This I Believe

Michael - Syracuse, New York
Entered on September 25, 2006
Age Group: 30 - 50
Themes: parenthood

This I Believe: Parents Matter

“I’m the only senior riding the bus” our daughter lamented after the first day of school; her voice revealing profound embarrassment … “riding the bus is so uncool.” I remain troubled by her sense of humiliation, but believe that riding the bus is the best decision for three reasons.

First, that big yellow box is the safest vehicle on the road. The bus driver has years of driving experience, special training, and maturity on her side. The alternative – driving with a teenage friend – is decidedly less safe. Teen drivers have less driving experience and are more distractable, and most are sleep-deprived. Public health experts tell us that “driving while drowsy” is no better than “driving while drunk.”

Second, the bus provides public transportation, which means fewer cars on the road, less use of fuel, and less pollution. It means that we won’t have to pave the athletic fields to create parking spaces for all those extra cars.

Third, the bus represents financial reality. After all, what 17 year old can afford to pay for fuel, insurance, and maintenance, not to mention the cost of the car itself? If we give a teenager access to a car just for convenience, what message does this send about earning your own way? What does it say about “living within your means”?

Perhaps some of you are thinking, “Taking the car saves them 10 minutes, or helps them to develop their driving skills.” But, I’m skeptical. I suspect that the real reason is because we want to spare our kids the embarrassment of being different. So that they can fit in, we risk the environment, our economic self-interest, and even our children’s safety.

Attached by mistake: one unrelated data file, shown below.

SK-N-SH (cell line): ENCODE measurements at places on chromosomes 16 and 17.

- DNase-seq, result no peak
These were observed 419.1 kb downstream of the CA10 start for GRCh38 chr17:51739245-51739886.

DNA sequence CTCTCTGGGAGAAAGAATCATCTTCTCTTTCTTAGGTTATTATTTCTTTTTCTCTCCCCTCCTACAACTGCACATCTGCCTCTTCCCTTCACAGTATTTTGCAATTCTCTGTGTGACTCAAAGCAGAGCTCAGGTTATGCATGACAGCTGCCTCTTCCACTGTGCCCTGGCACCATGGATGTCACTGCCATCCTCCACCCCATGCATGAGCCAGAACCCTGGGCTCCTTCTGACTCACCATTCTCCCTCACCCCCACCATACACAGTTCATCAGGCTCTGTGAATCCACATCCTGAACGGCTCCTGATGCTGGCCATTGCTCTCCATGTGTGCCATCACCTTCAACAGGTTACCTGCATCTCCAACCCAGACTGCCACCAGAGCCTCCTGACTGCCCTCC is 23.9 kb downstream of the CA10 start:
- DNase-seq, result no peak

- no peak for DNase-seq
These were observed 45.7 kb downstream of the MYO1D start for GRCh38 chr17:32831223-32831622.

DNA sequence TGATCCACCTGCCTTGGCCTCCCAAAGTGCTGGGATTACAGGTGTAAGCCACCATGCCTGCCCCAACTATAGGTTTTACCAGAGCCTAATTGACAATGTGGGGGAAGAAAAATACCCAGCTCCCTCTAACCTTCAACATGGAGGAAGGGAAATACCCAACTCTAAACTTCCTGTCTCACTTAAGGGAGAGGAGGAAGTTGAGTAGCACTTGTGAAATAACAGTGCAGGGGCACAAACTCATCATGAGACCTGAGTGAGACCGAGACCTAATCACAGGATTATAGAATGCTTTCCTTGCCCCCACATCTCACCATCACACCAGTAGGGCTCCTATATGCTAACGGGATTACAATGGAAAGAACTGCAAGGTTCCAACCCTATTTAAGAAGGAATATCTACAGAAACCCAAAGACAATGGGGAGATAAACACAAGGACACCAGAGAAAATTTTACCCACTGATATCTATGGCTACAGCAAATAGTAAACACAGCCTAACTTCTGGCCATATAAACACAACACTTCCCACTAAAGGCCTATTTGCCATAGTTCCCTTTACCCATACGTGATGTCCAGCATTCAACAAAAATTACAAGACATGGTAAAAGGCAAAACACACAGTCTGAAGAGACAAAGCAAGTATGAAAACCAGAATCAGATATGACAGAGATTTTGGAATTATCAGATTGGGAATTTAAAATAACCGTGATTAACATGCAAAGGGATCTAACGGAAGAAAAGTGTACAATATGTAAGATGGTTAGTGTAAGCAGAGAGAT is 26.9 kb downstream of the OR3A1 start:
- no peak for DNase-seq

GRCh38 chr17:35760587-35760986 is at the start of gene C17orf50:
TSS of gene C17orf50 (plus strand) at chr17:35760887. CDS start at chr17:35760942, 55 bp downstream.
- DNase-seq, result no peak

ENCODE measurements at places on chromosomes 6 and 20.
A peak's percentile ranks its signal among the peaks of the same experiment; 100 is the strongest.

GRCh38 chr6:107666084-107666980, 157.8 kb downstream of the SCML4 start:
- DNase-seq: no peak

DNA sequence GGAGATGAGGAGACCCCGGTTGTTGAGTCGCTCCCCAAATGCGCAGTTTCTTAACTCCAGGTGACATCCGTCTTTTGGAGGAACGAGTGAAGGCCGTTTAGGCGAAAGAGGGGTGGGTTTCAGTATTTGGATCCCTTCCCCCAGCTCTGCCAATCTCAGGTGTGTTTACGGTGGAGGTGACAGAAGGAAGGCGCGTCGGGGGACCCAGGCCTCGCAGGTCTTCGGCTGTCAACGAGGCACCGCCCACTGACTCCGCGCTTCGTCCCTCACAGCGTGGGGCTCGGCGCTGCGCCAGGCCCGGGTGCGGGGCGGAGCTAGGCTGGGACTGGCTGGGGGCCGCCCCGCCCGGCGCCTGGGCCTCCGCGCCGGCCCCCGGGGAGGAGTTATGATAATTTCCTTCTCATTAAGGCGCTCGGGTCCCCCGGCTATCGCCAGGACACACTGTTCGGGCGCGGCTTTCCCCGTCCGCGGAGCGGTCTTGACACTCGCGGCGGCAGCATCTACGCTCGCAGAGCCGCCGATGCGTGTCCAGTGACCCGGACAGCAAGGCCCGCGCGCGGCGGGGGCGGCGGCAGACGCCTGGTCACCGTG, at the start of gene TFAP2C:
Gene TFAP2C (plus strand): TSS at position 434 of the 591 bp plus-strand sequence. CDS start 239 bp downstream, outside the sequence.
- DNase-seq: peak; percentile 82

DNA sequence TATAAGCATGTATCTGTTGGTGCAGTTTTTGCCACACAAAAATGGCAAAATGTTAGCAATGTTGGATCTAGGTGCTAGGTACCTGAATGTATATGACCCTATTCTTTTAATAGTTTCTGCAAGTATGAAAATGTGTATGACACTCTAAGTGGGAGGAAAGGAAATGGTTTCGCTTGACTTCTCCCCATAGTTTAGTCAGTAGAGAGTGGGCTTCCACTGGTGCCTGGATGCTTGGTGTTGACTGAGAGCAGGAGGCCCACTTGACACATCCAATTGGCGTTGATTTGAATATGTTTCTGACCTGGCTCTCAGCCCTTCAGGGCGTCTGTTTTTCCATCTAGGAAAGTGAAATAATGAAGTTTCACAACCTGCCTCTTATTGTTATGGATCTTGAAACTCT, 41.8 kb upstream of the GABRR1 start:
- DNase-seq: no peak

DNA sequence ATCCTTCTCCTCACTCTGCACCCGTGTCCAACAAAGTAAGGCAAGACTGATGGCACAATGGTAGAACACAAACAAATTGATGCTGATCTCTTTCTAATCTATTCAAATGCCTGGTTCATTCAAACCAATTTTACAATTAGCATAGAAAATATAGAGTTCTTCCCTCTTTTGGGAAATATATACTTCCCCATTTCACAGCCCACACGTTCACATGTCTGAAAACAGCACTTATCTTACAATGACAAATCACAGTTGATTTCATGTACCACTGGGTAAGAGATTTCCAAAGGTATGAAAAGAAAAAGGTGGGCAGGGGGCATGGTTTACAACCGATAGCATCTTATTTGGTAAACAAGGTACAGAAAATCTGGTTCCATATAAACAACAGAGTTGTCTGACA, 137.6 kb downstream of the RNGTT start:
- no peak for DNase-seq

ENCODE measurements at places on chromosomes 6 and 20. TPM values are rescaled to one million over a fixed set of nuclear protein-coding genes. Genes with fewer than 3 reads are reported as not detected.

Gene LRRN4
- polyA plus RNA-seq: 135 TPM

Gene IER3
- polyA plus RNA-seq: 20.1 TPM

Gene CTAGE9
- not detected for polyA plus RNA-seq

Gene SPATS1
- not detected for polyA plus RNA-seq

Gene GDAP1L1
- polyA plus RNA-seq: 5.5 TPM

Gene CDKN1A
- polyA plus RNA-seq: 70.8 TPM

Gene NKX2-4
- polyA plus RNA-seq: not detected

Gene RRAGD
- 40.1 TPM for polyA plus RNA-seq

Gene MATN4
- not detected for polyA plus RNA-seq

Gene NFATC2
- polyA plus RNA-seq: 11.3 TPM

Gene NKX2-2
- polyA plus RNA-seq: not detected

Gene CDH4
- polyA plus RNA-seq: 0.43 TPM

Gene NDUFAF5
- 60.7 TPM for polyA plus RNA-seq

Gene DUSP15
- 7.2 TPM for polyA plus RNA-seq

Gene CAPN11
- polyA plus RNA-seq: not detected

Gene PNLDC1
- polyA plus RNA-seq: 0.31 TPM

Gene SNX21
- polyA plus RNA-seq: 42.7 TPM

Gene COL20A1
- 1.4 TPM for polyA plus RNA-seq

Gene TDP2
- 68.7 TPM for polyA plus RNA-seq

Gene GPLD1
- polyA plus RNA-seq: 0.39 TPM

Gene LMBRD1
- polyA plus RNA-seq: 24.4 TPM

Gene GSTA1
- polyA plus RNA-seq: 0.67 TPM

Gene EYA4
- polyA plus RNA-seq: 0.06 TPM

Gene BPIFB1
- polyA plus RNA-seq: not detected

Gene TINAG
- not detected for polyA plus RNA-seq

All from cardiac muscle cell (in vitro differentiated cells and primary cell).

We parents need to search our souls, think mature thoughts, and build networks of like-minded parents. Collectively, let’s fight the negative influences and pressures that bombard our kids on TV, radio, and the internet, as well as in the malls and on the streets. Our kids need to know that we are looking out for them; they need to know why it is better to wait before having sex, why education is important, why we should treat others with respect and, yes, even why they should ride the bus. If parents cave in to convenience or peer pressure or popular culture, why should our kids cope differently when they face such challenges?

This I believe: What we decide as parents … matters.